• Prevents the ability to enter text in chat while offline


  • Streamer must remember to turn it on and off each time


  • Before ending stream, enter the chat command: /emoteonly
  • Upon starting a new stream, enter the chat command: /emoteonlyoff

Implement a “Panic Button”

The above techniques are primarily intended to prevent hate raids, but may not help with the chaos once a hate raid happens on stream. Various streamers have found or implemented their own “panic button” type procedures. These steps help stop or clear chat messages and on-screen alerts until the bots give up and move on.

Users of the StreamLabs chatbot now have available a “Safe Mode” feature which lets you with a few clicks choose which options you wish to turn on.

Others have set up a series of chat commands or Twitch-connected actions to achieve similar results. This site has a great compilation of the different options available for different chatbots and stream management devices (e.g. StreamDeck).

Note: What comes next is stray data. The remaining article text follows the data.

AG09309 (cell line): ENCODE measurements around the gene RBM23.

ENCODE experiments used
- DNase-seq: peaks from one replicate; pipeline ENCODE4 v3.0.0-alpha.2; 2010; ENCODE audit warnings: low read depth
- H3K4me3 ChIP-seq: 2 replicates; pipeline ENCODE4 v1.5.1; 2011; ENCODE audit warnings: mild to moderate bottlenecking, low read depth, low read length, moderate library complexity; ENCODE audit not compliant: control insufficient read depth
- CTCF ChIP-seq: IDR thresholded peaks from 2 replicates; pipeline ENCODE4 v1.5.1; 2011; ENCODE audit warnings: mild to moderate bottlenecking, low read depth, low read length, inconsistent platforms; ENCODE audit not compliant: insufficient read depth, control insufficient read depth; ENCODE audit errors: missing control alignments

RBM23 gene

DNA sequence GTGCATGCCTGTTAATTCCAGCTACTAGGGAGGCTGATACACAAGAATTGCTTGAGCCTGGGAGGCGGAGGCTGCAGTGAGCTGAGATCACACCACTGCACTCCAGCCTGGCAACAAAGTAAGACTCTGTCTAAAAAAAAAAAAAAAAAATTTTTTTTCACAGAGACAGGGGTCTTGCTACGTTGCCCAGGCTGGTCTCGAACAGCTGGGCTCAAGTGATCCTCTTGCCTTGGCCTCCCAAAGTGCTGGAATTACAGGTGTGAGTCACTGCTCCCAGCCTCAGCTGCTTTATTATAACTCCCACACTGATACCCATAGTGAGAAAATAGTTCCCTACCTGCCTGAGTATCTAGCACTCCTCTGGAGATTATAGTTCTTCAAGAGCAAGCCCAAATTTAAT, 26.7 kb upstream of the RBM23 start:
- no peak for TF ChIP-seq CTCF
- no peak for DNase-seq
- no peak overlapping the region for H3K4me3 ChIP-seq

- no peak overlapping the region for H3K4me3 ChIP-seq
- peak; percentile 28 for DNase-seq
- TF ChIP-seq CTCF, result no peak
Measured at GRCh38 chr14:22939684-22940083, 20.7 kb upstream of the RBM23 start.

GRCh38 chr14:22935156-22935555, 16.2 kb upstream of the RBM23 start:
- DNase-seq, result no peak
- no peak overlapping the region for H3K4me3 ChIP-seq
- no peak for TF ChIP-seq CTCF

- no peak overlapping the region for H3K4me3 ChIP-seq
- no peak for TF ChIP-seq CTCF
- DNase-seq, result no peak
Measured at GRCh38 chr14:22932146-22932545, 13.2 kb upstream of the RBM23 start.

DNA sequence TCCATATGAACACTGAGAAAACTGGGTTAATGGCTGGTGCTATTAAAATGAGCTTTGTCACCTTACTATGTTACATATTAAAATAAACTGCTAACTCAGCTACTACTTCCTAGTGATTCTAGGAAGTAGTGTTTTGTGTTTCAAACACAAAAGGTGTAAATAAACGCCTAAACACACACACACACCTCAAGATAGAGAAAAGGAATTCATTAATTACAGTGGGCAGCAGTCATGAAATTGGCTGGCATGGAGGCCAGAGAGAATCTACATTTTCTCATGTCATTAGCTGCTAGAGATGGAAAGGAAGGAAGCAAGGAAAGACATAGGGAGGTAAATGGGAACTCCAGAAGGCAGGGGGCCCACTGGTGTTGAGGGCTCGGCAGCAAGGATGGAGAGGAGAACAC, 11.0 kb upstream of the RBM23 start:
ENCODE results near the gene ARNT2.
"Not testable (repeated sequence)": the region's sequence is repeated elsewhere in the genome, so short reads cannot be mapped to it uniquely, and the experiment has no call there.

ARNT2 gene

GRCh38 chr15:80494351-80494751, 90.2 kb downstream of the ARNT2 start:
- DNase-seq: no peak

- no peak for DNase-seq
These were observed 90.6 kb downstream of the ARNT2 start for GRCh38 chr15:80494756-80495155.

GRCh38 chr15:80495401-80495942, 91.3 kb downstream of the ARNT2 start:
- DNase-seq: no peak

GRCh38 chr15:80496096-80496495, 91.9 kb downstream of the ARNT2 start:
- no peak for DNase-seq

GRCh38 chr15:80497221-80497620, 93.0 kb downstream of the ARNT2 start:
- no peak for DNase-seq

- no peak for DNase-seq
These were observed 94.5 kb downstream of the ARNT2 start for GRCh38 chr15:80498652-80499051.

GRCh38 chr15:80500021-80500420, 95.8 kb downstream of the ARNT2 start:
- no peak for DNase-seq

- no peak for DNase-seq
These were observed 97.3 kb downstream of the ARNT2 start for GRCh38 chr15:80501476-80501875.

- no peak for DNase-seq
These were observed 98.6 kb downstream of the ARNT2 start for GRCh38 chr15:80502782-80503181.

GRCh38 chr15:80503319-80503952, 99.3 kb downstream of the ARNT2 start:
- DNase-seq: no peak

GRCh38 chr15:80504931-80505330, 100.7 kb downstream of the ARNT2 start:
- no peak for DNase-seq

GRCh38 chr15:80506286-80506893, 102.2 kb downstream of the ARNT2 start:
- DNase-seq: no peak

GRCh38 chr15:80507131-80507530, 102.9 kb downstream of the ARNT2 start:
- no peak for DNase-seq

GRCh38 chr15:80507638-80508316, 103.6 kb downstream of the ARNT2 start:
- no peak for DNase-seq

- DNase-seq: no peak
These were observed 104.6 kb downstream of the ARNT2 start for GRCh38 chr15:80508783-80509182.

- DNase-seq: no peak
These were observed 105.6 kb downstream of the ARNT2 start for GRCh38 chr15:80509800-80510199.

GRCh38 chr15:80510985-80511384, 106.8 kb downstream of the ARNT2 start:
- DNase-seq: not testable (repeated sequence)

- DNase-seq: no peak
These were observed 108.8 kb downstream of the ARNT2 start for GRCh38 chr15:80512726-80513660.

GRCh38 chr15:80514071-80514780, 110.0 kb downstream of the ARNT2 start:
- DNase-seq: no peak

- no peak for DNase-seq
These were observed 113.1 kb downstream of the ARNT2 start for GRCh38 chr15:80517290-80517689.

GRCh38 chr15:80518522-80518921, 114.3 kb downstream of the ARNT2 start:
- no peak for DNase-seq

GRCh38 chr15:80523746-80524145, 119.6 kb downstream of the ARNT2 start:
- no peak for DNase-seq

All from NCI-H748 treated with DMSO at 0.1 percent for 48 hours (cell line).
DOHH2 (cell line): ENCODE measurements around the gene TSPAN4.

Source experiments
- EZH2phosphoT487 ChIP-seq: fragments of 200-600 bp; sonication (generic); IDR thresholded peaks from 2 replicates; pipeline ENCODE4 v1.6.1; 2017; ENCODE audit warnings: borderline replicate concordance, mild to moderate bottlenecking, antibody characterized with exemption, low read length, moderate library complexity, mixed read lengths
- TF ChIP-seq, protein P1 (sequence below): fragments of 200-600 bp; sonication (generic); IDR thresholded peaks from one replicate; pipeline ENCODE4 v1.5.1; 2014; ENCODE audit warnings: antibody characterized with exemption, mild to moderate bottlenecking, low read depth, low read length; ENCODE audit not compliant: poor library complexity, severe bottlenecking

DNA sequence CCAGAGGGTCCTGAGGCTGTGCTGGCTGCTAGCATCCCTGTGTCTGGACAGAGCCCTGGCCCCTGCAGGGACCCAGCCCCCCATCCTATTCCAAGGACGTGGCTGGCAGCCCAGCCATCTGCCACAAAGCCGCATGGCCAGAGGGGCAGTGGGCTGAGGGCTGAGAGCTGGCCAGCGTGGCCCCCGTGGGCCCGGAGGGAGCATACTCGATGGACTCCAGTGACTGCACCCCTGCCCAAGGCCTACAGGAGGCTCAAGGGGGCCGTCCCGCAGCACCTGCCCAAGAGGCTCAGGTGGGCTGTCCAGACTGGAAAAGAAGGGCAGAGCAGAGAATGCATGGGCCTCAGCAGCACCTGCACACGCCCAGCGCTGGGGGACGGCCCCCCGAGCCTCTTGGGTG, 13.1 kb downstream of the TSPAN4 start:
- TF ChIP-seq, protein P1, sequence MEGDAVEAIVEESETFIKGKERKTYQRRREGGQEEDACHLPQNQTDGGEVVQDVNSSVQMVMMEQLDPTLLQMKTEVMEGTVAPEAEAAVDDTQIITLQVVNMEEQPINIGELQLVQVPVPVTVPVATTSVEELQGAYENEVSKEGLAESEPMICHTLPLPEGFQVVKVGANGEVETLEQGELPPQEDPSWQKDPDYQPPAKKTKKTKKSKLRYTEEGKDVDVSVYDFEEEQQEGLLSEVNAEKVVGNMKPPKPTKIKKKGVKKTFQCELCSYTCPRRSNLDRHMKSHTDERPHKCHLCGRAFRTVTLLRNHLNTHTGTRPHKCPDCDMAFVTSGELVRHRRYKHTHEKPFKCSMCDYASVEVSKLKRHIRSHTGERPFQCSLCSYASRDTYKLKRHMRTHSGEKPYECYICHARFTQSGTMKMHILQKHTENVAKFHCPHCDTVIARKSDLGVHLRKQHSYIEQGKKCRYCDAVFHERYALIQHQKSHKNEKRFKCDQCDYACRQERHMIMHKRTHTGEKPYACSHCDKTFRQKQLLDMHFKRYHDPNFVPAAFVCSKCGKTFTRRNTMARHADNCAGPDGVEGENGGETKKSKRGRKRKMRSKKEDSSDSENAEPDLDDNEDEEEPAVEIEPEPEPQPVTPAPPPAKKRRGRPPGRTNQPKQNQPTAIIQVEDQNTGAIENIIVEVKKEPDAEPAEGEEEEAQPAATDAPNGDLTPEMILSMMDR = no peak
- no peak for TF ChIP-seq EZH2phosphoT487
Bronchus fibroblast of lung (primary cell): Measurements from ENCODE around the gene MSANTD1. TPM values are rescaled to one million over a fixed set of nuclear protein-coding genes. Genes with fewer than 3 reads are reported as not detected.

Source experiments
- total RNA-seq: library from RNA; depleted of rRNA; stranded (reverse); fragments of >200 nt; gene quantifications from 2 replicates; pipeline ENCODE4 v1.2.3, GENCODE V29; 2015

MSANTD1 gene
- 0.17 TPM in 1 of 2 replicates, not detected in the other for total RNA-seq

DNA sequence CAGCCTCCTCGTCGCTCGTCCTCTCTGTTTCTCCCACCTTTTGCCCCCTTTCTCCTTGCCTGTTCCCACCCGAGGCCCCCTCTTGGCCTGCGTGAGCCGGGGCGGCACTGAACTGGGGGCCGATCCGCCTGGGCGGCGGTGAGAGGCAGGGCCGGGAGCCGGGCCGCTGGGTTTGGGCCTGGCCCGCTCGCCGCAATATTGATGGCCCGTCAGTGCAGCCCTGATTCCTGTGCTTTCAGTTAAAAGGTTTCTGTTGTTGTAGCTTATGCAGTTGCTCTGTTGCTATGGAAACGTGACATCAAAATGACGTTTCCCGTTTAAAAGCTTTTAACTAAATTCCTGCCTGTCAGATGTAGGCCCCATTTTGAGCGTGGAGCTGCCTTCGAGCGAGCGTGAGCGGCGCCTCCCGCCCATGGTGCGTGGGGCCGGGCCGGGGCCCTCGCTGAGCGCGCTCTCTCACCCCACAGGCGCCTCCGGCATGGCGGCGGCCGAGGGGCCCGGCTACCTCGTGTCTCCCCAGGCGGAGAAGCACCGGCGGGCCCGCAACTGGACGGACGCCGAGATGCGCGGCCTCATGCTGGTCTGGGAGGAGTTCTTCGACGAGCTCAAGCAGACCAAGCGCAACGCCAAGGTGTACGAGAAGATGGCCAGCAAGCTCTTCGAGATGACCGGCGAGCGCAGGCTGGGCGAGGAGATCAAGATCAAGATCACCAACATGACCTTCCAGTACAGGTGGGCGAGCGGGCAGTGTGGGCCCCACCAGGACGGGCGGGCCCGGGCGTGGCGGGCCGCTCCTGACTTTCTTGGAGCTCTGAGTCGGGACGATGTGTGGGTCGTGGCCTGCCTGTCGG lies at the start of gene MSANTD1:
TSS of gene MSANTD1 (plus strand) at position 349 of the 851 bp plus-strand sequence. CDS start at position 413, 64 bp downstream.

Add hateful terms to chat filters

Additionally, it may be useful to add some of the most-used terms to either the Twitch AutoMod chat filters or the chat moderation tool of your chatbot.


  • Automatically delete chat messages with hateful or offensive phrases


  • It will take some trial and error to identify the ruleset level that blocks the bad without overly affecting innocent chat messages too.
  • Variations in malicious phrases may still get through the chat filters.

Steps – Twitch AutoMod

  • Go to Twitch. Click your profile image and then “Creator Dashboard”
  • Expand the hamburger menu (three lines at the top left), and under “Settings” select “Moderation”.